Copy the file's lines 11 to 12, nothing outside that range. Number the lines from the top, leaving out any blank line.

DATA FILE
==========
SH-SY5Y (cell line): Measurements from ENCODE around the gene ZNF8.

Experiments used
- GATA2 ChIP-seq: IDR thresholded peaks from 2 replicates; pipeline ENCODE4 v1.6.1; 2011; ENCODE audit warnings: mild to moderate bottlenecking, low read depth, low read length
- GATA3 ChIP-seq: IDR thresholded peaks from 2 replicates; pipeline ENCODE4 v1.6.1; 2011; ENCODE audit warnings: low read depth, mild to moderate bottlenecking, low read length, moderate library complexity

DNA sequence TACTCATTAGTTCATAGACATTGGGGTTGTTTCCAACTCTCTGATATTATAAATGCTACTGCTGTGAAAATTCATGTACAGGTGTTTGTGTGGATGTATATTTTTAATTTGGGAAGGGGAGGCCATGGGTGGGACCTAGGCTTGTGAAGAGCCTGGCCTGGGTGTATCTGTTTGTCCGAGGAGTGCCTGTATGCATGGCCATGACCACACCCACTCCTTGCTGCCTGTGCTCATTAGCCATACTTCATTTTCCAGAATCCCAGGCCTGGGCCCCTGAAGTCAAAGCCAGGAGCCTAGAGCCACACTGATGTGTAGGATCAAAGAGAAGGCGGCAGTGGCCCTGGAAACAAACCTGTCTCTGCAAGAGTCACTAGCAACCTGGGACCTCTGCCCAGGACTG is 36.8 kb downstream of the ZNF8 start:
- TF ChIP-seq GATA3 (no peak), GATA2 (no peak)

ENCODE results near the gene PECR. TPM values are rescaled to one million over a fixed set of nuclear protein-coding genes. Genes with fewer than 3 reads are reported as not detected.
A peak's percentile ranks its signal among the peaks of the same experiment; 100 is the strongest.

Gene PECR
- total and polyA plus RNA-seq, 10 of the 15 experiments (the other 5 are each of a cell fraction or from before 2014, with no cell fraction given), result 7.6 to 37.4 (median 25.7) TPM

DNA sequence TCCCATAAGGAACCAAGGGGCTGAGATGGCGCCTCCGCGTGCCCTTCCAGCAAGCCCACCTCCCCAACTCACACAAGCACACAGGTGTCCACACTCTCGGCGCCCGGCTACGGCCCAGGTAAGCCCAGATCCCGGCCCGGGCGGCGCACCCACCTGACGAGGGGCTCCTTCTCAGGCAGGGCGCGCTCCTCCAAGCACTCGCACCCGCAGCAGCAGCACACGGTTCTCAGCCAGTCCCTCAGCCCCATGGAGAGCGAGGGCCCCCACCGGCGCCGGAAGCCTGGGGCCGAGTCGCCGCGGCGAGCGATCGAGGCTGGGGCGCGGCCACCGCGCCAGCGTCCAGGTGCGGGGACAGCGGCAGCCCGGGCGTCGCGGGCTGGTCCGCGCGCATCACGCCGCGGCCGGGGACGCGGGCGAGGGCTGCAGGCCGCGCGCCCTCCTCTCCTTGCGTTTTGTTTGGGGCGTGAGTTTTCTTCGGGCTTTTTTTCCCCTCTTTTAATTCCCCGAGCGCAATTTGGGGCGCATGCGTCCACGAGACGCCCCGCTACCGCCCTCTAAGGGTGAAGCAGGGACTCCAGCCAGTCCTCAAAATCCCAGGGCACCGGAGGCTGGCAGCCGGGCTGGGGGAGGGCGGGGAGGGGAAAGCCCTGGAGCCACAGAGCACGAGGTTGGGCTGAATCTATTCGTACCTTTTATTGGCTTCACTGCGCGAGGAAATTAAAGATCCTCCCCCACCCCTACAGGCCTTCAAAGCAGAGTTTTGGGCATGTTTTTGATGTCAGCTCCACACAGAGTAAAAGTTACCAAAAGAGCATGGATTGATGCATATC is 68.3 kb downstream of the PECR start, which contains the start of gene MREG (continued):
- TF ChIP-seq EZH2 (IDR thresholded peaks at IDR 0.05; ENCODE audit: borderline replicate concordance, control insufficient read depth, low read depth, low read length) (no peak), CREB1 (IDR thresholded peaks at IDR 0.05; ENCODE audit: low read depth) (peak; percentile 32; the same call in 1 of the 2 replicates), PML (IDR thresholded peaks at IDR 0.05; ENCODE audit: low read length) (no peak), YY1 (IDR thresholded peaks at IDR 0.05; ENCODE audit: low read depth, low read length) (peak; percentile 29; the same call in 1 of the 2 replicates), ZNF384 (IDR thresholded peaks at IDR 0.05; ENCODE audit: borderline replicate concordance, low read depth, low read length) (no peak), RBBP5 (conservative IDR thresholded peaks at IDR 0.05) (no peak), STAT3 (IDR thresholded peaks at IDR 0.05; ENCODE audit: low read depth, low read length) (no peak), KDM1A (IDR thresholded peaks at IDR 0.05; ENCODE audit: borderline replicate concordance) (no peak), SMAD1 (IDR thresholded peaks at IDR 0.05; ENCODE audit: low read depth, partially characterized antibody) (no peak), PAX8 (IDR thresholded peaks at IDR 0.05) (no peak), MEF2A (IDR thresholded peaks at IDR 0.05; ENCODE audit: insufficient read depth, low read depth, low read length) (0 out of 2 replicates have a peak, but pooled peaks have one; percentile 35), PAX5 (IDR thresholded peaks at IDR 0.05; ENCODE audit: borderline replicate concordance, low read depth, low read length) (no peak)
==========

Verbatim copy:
DNA sequence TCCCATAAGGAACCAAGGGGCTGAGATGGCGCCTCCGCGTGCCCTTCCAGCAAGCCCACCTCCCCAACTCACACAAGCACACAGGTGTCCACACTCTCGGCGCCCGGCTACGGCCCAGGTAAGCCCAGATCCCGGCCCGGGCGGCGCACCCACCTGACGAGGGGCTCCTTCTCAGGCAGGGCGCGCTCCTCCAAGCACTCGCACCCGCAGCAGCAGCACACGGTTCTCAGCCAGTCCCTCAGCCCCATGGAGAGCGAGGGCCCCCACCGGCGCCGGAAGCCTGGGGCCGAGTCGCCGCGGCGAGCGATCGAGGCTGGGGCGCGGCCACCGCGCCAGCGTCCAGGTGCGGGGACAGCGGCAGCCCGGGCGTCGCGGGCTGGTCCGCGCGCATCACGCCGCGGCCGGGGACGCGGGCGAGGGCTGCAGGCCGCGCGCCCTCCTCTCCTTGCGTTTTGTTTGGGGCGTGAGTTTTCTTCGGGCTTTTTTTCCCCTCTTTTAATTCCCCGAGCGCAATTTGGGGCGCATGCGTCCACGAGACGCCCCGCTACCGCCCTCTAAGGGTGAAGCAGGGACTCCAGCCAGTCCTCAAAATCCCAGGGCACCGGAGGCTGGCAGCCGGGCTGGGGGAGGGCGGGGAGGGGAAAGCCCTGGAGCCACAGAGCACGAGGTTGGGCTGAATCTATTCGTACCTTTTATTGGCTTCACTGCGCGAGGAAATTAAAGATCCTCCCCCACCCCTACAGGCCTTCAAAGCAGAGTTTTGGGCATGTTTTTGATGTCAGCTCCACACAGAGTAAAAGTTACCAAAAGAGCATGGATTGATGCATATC is 68.3 kb downstream of the PECR start, which contains the start of gene MREG (continued):
- TF ChIP-seq EZH2 (IDR thresholded peaks at IDR 0.05; ENCODE audit: borderline replicate concordance, control insufficient read depth, low read depth, low read length) (no peak), CREB1 (IDR thresholded peaks at IDR 0.05; ENCODE audit: low read depth) (peak; percentile 32; the same call in 1 of the 2 replicates), PML (IDR thresholded peaks at IDR 0.05; ENCODE audit: low read length) (no peak), YY1 (IDR thresholded peaks at IDR 0.05; ENCODE audit: low read depth, low read length) (peak; percentile 29; the same call in 1 of the 2 replicates), ZNF384 (IDR thresholded peaks at IDR 0.05; ENCODE audit: borderline replicate concordance, low read depth, low read length) (no peak), RBBP5 (conservative IDR thresholded peaks at IDR 0.05) (no peak), STAT3 (IDR thresholded peaks at IDR 0.05; ENCODE audit: low read depth, low read length) (no peak), KDM1A (IDR thresholded peaks at IDR 0.05; ENCODE audit: borderline replicate concordance) (no peak), SMAD1 (IDR thresholded peaks at IDR 0.05; ENCODE audit: low read depth, partially characterized antibody) (no peak), PAX8 (IDR thresholded peaks at IDR 0.05) (no peak), MEF2A (IDR thresholded peaks at IDR 0.05; ENCODE audit: insufficient read depth, low read depth, low read length) (0 out of 2 replicates have a peak, but pooled peaks have one; percentile 35), PAX5 (IDR thresholded peaks at IDR 0.05; ENCODE audit: borderline replicate concordance, low read depth, low read length) (no peak)